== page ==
We then analyzed the expression of Sirt1, one of the exercise-sensitive upstream modulators of Pgc-1α, and of Ppars that are involved in the co-regulation of gene expression by Pgc-1α. The mRNA of Sirt1 did not change in T4 and T12 exercised WT mice. Sirt1 was significantly upregulated in sedentary mdx mice versus WT, at both ages; T4 exercise did not change its gene expression. On the contrary, T12 exercise led to a significant downregulation (Fig. 2). No effect of either T4 or T12 exercise was found on the expression of Pparδ, a main co-modulator with Pgc-1α of exercise-induced adaptation (31), in WT mice. At 8 weeks of age, no differences were found in Pparδ between WT and mdx mice; this effect was independent of T4 exercise. However, the Pparδ mRNA was upregulated in both T12 sedentary and exercised mdx mice versus WT sedentary mice (Supplementary Material, Fig. S2). The lack of statistical significance could be related to the high inter-individual variability in the expression of this gene. The expression of Pparγ was not modified by exercise in WT mice at the two times analyzed. However, Pparγ mRNA expression was significantly upregulated in muscles of T4 sedentary and exercised mdx mice versus age-matched WT mice (Fig. 2). A similar expression change has been observed in T12 sedentary animals. In agreement with results obtained for Pgc-1α and Sirt1, however, T12 exercise led to a significant downregulation of Pparγ with respect to age-matched, non-exercised mdx mice.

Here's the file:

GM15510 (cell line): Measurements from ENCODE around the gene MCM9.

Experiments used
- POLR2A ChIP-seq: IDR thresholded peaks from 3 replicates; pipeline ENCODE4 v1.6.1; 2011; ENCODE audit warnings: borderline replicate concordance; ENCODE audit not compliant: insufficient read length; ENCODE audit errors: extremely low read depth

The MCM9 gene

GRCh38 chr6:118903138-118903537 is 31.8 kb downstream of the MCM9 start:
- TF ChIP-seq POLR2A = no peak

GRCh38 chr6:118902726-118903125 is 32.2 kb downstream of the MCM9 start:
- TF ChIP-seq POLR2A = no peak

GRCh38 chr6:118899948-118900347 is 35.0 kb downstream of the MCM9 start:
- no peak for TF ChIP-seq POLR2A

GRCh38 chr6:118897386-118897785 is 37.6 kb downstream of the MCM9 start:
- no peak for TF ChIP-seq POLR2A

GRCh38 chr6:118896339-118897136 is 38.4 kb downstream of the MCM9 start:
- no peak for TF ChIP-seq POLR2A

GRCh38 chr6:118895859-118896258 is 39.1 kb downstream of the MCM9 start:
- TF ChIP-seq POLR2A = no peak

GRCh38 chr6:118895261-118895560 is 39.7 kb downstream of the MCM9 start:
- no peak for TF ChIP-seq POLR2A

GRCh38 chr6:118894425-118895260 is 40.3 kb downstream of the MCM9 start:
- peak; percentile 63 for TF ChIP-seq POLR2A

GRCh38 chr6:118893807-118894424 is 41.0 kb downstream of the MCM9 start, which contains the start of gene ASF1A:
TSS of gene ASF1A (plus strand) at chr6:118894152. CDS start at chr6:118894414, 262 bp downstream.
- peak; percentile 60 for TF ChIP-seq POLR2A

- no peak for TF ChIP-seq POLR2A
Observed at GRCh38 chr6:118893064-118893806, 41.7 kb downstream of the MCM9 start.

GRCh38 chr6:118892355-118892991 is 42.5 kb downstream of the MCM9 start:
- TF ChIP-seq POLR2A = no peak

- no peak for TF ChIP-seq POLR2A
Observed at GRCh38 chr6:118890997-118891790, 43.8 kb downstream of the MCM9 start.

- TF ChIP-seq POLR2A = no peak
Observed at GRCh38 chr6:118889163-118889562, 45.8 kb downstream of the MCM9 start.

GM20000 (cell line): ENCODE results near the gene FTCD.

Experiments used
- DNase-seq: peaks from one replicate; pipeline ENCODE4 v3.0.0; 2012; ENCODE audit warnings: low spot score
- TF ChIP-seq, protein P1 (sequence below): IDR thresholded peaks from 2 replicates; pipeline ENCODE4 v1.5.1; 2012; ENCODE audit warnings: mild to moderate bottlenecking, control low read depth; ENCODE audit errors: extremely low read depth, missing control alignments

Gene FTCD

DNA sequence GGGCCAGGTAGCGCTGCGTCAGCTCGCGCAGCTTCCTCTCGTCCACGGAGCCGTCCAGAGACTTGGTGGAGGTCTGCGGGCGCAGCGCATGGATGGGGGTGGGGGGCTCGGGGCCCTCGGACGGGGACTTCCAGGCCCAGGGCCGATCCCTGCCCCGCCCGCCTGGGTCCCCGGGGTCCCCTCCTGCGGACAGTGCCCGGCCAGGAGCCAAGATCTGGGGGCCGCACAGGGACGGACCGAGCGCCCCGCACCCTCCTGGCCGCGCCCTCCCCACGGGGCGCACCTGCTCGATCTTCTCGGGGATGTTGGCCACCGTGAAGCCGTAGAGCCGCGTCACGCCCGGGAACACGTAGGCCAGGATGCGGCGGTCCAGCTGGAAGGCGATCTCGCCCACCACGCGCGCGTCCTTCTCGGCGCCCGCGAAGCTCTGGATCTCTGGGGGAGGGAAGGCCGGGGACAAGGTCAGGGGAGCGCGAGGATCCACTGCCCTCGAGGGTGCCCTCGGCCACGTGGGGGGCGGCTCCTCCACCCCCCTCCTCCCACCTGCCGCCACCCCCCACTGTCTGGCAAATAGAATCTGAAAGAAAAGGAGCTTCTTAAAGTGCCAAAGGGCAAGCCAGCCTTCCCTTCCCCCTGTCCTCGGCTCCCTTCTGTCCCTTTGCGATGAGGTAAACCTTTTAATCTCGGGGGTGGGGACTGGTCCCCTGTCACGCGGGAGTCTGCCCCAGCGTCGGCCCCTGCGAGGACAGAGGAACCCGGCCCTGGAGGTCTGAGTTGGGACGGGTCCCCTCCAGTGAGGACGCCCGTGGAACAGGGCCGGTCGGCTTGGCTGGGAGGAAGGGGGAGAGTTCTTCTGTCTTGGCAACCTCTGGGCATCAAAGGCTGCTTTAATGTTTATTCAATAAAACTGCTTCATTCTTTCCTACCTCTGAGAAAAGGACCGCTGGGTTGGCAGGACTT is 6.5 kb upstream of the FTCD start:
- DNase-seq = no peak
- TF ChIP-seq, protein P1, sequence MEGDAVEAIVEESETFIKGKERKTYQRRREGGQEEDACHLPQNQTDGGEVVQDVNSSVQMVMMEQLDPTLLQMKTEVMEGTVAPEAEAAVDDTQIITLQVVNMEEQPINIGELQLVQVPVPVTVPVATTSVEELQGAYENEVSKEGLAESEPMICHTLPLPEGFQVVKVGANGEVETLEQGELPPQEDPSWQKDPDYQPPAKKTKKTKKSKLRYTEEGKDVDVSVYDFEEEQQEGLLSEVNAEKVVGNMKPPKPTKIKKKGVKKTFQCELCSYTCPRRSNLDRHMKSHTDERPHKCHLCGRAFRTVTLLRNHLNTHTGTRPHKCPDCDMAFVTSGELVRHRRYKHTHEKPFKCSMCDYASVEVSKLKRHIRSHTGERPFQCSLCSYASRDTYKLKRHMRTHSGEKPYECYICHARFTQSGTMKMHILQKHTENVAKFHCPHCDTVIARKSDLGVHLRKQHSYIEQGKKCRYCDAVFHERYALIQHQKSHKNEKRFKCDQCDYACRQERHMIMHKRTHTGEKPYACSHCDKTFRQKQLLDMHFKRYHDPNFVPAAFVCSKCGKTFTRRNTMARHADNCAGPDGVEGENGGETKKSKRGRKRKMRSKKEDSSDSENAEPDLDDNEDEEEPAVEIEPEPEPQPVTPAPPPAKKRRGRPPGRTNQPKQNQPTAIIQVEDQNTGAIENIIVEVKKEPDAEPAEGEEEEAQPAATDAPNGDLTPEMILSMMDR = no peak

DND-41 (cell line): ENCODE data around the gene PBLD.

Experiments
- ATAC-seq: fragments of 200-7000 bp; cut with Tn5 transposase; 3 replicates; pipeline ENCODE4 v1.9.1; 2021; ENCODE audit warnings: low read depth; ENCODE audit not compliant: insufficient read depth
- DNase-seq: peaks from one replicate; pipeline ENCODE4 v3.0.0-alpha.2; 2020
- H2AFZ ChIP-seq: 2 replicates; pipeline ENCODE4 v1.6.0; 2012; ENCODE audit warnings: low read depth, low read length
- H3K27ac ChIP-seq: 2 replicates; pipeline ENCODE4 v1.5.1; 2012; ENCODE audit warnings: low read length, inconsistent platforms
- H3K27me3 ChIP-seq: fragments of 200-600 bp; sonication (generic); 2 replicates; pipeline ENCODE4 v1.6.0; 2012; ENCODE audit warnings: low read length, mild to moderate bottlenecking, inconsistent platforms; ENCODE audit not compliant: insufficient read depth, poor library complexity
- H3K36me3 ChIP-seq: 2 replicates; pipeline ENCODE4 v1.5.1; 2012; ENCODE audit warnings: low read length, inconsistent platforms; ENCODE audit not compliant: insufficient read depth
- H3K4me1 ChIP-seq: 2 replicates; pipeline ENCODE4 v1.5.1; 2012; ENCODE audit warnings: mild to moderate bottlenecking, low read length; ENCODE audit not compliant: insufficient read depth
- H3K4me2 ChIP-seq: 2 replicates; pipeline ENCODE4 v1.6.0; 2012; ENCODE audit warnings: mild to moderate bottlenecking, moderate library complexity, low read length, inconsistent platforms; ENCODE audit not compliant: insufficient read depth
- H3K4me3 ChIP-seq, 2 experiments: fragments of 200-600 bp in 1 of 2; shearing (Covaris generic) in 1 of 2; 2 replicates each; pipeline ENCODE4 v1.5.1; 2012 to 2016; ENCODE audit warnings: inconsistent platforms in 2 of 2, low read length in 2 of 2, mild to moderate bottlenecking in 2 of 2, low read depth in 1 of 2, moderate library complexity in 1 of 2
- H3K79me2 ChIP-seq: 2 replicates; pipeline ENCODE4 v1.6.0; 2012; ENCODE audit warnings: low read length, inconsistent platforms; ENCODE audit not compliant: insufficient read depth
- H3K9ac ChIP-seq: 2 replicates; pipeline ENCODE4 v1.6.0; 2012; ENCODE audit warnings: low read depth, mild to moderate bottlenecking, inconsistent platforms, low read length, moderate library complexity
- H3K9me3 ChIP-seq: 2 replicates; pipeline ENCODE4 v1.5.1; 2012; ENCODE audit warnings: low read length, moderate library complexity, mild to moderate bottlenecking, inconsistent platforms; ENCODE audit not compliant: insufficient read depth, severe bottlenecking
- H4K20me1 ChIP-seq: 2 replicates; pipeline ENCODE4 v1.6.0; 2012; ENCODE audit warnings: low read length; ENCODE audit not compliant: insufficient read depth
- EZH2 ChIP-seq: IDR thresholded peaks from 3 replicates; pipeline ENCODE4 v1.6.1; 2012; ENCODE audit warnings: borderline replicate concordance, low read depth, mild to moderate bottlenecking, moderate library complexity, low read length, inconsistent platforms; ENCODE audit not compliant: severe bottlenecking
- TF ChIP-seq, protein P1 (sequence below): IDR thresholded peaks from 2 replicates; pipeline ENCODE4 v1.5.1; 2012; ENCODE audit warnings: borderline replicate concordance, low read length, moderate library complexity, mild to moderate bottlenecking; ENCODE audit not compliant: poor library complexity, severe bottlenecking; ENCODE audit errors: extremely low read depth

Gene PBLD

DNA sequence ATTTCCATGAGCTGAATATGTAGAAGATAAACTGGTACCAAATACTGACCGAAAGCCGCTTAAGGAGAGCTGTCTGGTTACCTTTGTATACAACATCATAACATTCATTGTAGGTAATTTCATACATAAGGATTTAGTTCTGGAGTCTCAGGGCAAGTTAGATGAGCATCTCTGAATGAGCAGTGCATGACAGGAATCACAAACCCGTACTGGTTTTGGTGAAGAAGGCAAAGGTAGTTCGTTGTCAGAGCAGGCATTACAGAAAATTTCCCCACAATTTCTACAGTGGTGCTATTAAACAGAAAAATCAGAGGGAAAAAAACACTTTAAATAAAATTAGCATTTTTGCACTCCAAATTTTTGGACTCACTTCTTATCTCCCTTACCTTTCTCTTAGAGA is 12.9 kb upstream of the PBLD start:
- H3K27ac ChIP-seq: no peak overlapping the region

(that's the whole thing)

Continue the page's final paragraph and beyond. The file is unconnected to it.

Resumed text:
Pgc-1α target genes